Participants honored with scholarships and networking opportunities
The Innovation Academy for Women of the Americas (The Academy) is a first-of-its-kind partnership between UNM, Universidad La Salle México and Universidad Autónoma de Yucatán. It is a pilot program bringing together undergraduate women from New Mexico and undergraduate women from Mexico whose majors are in the field of Science, Technology, Engineering, Mathematics or Architecture.
The Academy partnership is supported by a grant from “100,000 Strong in the Americas,” President Obama’s international education initiative in the Western Hemisphere.
Recently, The Academy named Emilia Gonzales Ávila from the Universidad Nacional Autónoma de México, Sandra Bejarano Jiménez from the Universidad La Salle México, Ana Gonzales Pérez from the Universidad Autónoma Metropolitana, Nelly Núñez Ontiveros from the Universidad Nacional Autónoma de México and Sofía Cervantes Berumen from the Instituto Tecnológico de La Laguna, the winners of a graduate-level scholarship to pursue a degree in the fields of Science, Technology, Engineering, Math, or Architecture (STEM+A) at the University of New Mexico (UNM).
“We value the differences of ideas and cultures found throughout the Americas and we know those differences enrich people’s lives,” said Catherine Russell, U.S. Ambassador-at-Large for Global Women’s Issues. “They can bring our countries closer together and they can help us find new ways to address difficult problems.”
In her message to The Academy Ambassador Russell wrote, “As women taking on these and many other challenges, you are the reason why President Obama and Secretary Kerry say that countries can’t get ahead if they leave half their populations behind. With more women in the conversation, societies are stronger and more innovative.”
The Academy launched earlier this month as a pilot program bringing together undergraduate women from UNM and 16 undergraduate women from Mexico whose majors are in the field of STEM+A, with a special focus on those from indigenous backgrounds.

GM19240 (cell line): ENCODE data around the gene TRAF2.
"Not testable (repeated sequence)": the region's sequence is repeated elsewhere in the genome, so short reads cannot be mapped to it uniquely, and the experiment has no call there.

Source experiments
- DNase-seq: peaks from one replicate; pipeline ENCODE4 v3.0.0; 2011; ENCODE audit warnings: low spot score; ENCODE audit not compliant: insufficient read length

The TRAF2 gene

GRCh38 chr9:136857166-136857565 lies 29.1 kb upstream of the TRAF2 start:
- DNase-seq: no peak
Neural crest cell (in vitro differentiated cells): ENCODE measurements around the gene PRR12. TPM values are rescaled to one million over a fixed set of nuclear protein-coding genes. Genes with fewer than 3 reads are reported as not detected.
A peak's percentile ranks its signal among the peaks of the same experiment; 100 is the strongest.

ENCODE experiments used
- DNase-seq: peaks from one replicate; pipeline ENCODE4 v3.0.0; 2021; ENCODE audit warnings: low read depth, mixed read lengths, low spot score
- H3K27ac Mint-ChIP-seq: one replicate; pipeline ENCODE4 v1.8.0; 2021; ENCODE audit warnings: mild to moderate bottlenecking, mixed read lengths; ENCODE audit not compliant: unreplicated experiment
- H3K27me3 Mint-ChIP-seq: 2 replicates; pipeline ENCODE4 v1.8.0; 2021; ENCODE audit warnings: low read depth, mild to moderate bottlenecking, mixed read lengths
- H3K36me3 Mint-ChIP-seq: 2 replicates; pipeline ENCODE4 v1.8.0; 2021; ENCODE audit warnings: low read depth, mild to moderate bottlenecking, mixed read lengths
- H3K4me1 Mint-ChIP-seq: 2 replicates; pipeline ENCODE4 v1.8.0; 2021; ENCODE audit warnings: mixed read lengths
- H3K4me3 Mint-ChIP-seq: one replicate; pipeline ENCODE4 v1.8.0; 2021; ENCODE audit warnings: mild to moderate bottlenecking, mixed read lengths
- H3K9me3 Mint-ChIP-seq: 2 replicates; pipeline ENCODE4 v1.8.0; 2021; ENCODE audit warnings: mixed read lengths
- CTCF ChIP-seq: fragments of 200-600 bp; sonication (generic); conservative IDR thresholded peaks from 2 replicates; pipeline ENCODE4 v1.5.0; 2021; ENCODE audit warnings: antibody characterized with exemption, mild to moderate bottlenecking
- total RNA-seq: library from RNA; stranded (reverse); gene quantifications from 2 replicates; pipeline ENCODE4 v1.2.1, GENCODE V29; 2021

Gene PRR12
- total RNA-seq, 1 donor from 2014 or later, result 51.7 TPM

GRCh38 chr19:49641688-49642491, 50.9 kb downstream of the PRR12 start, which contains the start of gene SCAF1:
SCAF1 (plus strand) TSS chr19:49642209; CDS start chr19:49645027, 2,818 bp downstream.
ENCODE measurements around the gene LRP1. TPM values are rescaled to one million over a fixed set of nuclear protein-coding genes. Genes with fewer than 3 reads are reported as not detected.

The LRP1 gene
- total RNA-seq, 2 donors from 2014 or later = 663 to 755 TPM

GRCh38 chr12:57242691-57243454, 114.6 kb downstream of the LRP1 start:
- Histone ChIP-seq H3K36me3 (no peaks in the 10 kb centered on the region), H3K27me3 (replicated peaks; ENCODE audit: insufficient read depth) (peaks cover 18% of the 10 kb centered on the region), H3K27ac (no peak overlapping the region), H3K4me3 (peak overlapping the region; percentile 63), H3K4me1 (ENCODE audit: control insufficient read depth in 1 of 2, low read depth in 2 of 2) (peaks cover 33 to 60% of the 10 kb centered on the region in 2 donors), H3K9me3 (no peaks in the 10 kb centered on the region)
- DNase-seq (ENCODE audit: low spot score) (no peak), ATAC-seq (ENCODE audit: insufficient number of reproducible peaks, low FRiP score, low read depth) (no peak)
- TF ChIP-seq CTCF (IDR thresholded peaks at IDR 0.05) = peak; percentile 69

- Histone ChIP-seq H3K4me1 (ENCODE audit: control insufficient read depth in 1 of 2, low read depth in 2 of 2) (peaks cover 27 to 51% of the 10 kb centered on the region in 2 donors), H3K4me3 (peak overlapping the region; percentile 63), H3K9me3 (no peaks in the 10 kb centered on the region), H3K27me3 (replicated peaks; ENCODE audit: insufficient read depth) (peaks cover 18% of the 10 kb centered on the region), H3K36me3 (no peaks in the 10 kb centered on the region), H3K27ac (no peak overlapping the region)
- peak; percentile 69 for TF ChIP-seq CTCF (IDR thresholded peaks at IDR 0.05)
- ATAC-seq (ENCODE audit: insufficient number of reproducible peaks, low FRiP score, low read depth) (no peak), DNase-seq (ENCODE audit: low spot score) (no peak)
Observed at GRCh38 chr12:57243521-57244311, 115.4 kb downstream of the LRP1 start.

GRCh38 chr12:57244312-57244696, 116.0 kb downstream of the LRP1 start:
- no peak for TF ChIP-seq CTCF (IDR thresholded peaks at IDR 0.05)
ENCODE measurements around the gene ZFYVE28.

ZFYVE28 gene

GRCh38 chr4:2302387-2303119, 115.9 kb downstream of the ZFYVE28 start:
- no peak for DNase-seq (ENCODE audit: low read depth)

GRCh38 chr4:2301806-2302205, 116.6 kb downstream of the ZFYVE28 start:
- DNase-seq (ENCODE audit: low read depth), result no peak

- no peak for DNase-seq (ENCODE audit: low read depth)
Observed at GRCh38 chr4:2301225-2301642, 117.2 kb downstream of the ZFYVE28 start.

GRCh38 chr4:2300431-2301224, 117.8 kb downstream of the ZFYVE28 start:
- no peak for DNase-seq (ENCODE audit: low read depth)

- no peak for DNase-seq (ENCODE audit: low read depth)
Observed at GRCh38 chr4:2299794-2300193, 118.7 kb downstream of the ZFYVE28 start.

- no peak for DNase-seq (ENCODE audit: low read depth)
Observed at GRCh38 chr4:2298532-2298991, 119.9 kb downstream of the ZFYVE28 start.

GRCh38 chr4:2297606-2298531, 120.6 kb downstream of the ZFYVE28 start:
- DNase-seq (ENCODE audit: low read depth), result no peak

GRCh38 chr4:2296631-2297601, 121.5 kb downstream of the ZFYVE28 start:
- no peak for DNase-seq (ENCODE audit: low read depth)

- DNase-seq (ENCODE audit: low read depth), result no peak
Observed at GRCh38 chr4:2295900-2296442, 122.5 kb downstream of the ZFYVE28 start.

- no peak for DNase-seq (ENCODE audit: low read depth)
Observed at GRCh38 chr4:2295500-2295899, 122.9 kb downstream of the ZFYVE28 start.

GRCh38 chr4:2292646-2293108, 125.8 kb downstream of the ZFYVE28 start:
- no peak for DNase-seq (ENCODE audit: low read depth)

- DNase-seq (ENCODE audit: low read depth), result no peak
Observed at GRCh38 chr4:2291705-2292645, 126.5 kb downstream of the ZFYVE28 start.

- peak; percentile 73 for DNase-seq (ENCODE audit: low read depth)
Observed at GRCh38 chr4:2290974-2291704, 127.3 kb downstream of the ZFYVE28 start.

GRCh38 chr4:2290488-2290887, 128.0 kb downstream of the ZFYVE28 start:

The Academy provided the students opportunity to receive one month of intensive career mentorship, research and leadership training.
The professional mentors included UNM faculty, former UNM Regent and Sandia National Laboratories Engineer Sandra Begay, Spaceport America CEO Christine Anderson, and Los Alamos National Laboratory scientists Drs. Eva Birnbaum and Anna Llobet—many of whom provided hands-on experiential learning opportunities for The Academy cohort.
At the conclusion of The Academy, each participant presented on their research accomplishments and were evaluated by a panel of four judges. The top five women received scholarships for graduate study at UNM.
“From working on a cure for Alzheimer’s Disease to inventing a new type of filter for wastewater treatment that is more efficient and environmentally friendly, The Academy cohort demonstrated that investing in women in the STEM+A fields is an investment in a better future for all,” said Nicole Tami, executive director for Global Initiatives at UNM. “As The Academy cohort progresses into graduate school and into the workforce, they can count on support from the network they built while at UNM.”
U.S. Ambassador to Mexico Roberta Jacobson remarked in writing to The Academy, “I am proud to congratulate the Mexican and U.S. women who graduated today from The Academy for Women of the Americas.”
Next summer, The Academy will be hosted by Universidad La Salle México and will be hosted in the summer of 2018 by Universidad Autónoma de Yucatan before returning to UNM in the summer of 2019.